Under the 82nd Airborne
Under the 82nd Airborne
Deborah Eisenberg’s stories have a jagged, fragmented quality — shards of dialogue, metaphors bristling with oblique cutting edges. Of all the writers who invaded the chic Manhattan territory populated by earnestly jaded middle-class bohemians during the ’80s, Eisenberg (Transactions in a Foreign Currency) was the thorniest, if not necessarily the funniest. In her new collection, Under the 82nd Airborne, she darts in and out of New York, gathering her baffled, writhing, neatly impaled specimens.
In the longest story, ”Holy Week,” Eisenberg serves us filet of obtuse journalist, a smug middle-aged man who has come to a tense, guerrilla-besieged Central American republic to write about the food and festivities. Since the story is in the form of his diary, the satirical surgery is self-inflicted. Dennis has brought along his latest girlfriend, Sarah (20-odd years younger), and it’s relevant that she has been working on an art-history thesis about Van Meegeren, the Dutch master forger who faked Vermeers and fooled the experts, since the story is about deceptive surfaces and self-deception. While Dennis churns out reasons to be oblivious to the obvious — destitute peasants, sudden disappearances, the death-squad murder of an American priest — Sarah gradually crumples under a sense of complicity. She’s noticed that even an appreciative, liberal-minded American couple, savoring the local food, customs, costumes, and piety, has a certain affinity — woven out of money and freedom — with the crasser tourists and the melancholy feudal banana aristocracy: ”I mean this is a war, Dennis. We’re soldiers, and that’s our uniform.” The story isn’t political in the narrow sense, which is to say that it’s political in the best sense — troubling, not self-congratulatory, and willing to admit that there’s more to life (and politics) than politics.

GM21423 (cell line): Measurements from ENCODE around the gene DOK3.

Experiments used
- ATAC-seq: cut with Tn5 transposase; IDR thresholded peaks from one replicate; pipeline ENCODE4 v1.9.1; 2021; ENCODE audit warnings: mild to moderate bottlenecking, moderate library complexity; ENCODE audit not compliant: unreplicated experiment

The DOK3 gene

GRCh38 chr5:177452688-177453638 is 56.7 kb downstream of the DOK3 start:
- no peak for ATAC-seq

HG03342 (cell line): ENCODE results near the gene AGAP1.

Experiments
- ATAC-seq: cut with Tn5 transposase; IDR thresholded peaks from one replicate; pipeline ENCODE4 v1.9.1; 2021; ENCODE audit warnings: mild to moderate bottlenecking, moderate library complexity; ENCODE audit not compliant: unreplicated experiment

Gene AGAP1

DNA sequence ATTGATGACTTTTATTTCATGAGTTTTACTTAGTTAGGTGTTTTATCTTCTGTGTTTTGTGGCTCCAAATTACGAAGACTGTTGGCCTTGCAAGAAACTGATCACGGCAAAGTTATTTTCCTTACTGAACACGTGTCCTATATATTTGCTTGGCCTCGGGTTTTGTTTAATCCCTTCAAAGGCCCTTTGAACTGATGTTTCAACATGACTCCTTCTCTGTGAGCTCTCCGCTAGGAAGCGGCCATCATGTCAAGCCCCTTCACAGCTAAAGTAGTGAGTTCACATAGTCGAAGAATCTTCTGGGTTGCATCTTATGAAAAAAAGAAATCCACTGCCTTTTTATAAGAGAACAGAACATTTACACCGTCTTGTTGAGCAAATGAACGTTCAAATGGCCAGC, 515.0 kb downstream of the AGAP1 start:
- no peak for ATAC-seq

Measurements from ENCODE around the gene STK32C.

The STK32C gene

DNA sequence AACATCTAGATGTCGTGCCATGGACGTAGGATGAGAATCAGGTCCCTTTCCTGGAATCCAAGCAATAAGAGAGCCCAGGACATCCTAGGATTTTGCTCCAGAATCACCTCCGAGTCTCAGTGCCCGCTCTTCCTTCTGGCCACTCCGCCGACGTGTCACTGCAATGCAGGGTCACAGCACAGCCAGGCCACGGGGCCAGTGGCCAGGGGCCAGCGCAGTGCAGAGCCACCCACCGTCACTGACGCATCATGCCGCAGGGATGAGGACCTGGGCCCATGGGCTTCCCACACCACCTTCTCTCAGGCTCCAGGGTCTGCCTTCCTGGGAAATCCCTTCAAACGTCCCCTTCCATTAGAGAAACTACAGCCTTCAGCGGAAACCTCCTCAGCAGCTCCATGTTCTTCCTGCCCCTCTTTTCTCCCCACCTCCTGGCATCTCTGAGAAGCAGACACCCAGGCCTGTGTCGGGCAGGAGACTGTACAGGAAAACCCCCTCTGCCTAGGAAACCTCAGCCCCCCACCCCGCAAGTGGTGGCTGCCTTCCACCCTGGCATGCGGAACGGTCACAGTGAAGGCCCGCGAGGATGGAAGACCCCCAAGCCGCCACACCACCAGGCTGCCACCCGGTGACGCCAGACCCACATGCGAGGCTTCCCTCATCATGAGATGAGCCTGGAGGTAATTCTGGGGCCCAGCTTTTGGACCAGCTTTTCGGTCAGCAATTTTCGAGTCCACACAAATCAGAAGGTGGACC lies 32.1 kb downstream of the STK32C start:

The title story is also set in Central America, but it’s ”The Robbery,” which takes shape around the frivolous chatter at a suburban dinner party, that similarly skewers both personal and political shallowness. In addition to the standard revelations on such occasions-adultery, snobbery, marital dissonance — a casual racism emerges, forced out by a burglary at the house of an uninvited couple, whose doll collection — dispersed and dismembered in the robbery — provides the story with some ominous symbolism.
Several of these odd-angled stories seem brittle and truncated. Sometimes obliqueness isn’t enough. I thought one about a triangle of cocaine-fueled New Yorkers — dealer, girlfriend, conceited movie actor — would have been much improved if all three of them had been run over by a truck, but I suppose I have an old-fashioned taste for closure.
Apart from ”The Custodian” — about a 12-year-old girl, a professor who wields his charm like a weapon, and the girl’s more sophisticated friend whom he seduces — these stories rely more on Eisenberg’s needling, piercing prose than on dramatic cohesion: ”His clothing looked like a scout uniform from a pornographic movie.” ”The restaurant was the color of dying vegetation.” And here is a ranting writer whose hermetic alienation turns him into a charity case for a young woman newly arrived in New York: ”I think that every really good system has a significant worthless sector. The rotting leftovers on which the healing penicillin mold grows. That’s me.” If you have the appetite for it, this book is a mouth-watering feast of rotting leftovers. B+